Scott Bieler was visiting a relative who was receiving care at Roswell Park Cancer Institute recently when he looked out of the room and got a striking view of the hospital’s new, $50.5 million Clinical Sciences Center.
Bieler had given to the Clinical Sciences Center campaign before, and had considered donating again. But the visits and the view from his relative’s room convinced him of what he needed to do.
Bieler made a substantial gift to the cancer center, although neither he nor the hospital will reveal how much. But it was big enough that hospital thought it should name the building the Scott Bieler Clinical Sciences Center.
“When I look at this building, and you think that your name is going to be associated – not only with that building but what it means and what’s going to go on in there – how can you not feel honored? How can you not feel blessed beyond belief?” Bieler, the president of the West Herr Automotive Group, said after a news conference held Tuesday on the roof of a Roswell Park parking ramp, as the sleek, 11-story namesake building loomed in the background.
This is the first time the Roswell Park Alliance Foundation has named a building on the hospital campus in a donor’s honor, said Lee C. Wortham, the foundation chair.
Officials declined to reveal the size of the gift Tuesday, saying Bieler requested the amount remain private in keeping with his nature.
Hospital and foundation executives said Bieler’s latest gift is part of a long record of volunteer work and philanthropy. “You can’t talk about Scott Bieler without talking about a pattern of service, to Roswell Park and to the entire community,” Wortham said after the event.
The news conference drew about 200 hospital employees, West Herr workers, Bieler family members and friends and guests from the community.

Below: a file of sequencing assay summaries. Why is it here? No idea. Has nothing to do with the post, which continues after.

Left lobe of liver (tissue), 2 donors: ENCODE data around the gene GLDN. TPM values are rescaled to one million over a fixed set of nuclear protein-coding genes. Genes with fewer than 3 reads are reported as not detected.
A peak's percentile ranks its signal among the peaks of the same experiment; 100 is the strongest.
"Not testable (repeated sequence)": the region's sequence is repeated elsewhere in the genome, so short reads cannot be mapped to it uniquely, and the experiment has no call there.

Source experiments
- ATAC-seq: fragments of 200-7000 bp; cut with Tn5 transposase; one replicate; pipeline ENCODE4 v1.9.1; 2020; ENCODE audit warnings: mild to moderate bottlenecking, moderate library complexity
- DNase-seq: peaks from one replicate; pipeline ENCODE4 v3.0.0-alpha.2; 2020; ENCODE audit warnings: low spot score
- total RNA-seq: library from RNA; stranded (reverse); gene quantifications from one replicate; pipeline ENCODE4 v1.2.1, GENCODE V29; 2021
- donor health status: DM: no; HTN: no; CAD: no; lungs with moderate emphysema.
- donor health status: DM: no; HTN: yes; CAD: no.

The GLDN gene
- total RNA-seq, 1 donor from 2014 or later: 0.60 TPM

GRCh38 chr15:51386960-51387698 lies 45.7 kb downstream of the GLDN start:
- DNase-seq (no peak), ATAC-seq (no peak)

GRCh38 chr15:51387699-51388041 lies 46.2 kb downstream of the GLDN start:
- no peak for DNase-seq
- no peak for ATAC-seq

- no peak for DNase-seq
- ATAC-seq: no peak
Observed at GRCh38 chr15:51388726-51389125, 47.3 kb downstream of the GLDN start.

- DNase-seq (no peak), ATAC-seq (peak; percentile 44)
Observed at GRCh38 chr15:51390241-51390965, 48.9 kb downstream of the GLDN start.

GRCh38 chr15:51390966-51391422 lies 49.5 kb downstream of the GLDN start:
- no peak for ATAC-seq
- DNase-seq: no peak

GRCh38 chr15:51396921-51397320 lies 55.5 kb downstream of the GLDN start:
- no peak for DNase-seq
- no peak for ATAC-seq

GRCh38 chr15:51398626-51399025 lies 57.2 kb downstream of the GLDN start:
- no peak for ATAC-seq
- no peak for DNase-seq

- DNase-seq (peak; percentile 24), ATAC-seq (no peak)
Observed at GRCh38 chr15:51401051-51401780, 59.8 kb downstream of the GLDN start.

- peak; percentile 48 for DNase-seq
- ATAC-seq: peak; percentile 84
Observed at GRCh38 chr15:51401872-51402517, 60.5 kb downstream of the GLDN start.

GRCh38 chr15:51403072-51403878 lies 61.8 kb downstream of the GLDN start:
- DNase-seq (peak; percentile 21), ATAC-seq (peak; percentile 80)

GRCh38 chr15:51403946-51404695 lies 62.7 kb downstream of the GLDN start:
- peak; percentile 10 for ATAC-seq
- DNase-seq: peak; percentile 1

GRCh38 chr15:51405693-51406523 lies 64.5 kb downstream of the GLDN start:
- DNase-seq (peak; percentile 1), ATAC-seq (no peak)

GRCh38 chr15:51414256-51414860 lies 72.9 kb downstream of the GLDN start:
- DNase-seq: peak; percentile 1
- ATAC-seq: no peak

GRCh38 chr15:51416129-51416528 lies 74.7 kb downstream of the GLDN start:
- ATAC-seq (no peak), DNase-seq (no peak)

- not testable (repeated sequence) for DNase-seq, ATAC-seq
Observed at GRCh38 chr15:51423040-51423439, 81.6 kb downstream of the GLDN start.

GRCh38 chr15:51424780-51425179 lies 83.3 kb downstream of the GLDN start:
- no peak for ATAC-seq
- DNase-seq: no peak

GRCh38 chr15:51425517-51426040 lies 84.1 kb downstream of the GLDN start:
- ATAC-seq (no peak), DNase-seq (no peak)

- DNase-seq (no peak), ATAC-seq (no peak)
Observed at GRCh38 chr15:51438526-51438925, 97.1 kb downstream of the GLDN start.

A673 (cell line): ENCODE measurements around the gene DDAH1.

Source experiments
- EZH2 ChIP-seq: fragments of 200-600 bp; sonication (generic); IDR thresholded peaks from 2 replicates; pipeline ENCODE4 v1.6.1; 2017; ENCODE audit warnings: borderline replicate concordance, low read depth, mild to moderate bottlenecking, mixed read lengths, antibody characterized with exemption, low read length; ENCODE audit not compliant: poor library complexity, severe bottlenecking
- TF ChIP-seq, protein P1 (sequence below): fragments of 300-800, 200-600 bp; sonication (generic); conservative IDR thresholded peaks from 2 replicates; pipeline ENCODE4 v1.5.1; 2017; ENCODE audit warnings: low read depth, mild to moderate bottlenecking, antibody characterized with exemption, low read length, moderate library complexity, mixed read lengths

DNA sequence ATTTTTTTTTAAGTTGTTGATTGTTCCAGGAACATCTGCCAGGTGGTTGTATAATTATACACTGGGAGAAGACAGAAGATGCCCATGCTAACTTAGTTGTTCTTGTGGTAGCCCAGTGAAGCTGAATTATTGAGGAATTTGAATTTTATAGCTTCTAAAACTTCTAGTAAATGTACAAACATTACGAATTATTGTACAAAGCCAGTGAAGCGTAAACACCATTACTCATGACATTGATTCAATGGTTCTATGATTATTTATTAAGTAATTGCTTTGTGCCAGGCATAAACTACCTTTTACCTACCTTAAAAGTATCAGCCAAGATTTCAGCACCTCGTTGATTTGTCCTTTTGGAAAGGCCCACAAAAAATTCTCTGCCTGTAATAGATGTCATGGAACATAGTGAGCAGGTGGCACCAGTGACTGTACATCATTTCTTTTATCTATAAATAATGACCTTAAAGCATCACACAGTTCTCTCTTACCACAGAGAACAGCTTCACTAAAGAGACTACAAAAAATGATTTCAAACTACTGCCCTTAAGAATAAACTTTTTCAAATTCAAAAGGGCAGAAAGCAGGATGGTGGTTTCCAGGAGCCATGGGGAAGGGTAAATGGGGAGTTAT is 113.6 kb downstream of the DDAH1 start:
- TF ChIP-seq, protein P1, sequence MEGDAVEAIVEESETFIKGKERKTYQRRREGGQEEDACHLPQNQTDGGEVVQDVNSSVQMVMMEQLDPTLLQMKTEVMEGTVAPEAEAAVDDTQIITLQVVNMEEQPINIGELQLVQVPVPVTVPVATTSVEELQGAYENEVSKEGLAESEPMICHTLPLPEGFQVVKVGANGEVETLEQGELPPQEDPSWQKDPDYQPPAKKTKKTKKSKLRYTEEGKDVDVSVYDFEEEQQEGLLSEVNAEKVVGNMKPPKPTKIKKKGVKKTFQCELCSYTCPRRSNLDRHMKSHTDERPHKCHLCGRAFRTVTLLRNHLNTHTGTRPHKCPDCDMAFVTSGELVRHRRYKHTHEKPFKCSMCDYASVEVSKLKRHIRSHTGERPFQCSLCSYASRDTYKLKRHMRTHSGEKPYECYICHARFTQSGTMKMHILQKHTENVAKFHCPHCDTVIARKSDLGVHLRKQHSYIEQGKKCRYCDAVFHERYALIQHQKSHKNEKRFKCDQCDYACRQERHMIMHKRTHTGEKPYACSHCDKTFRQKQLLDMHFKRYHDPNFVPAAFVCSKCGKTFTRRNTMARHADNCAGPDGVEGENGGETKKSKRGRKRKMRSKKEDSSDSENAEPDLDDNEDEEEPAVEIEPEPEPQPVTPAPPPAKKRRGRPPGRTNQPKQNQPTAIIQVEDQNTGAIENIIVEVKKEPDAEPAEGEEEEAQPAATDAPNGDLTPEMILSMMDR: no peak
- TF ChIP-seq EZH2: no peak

In introducing Bieler, Candace S. Johnson, Roswell Park’s president and CEO, said he let hospital and foundation officials know about his intention to make the donation just a few weeks ago. She said it is in keeping with his generosity and the generosity of West Herr employees to Roswell Park and to events linked to the cancer center, such as the Ride for Roswell.
“This is a man whose heart and soul are in this community. And I’m just lucky that at the top of the list is Roswell Park, where he has a huge commitment,” Johnson said.
Bieler said he decided to make the donation as an outgrowth of his years-long involvement, on his own and with his West Herr partners, with the cancer center.
He has served on the board of Roswell Park’s foundation since 2002 and said that has given him an insight into the good work performed by the hospital, its staff and volunteers.
“I’ve seen the empathy. I’ve seen the heart. I’ve seen the things you don’t see on a doctor’s chart that really tell you how special this place is,” Bieler said in his remarks.
Among the long list of people Bieler humbly thanked on Tuesday were his partner, Kathy Lasher; her son, Matt Lasher; and his parents, Robert and Sally Bieler, who were both in attendance.
Bieler’s donation will go to the cancer center’s Priority Endowment Fund.
Bieler served as co-chair of a fundraising campaign for the Clinical Sciences Center that brought in $32 million. He also is among a “Circle of 10” families that each contributed $1 million toward the cost of the building.
And he is a past winner of Roswell Park’s Katherine Anne Gioia Award for volunteer leadership.
Last year, The Buffalo News named Bieler one of its Outstanding Citizens, and the Canisius College board of regents honored him with its 2015 Distinguished Citizen award.
Bieler joined West Herr as a salesman in 1975 and rose through the ranks, becoming president in 1997 and majority owner in 2000. Automotive News ranked West Herr the 20th largest dealer group in the country for 2015, based on new retail vehicle sales.
One of the dealership’s most loyal customers, Sally Gagliardo, was invited to speak Tuesday. She first bought a Ford pickup from Bieler in 1977, and she’s been going back ever since.
When she was diagnosed with colorectal cancer 11 years ago, Gagliardo said, she turned to Bieler for advice. He urged her to go to Roswell Park for treatment. She enrolled in a clinical trial and the Cuba resident said she is cancer-free today.
She thanked her friend for, as she put it, donating to “this beautiful building, this place of hope.”
Roswell Park built the 11-story, 142,000-square-foot Clinical Sciences Center to house patient clinical care services, research and support programs. It will include an expanded chemotherapy clinic and clinical research services clinic that will give patients a skyline view. The project will be completed by the spring and the building will be fully occupied by the end of summer.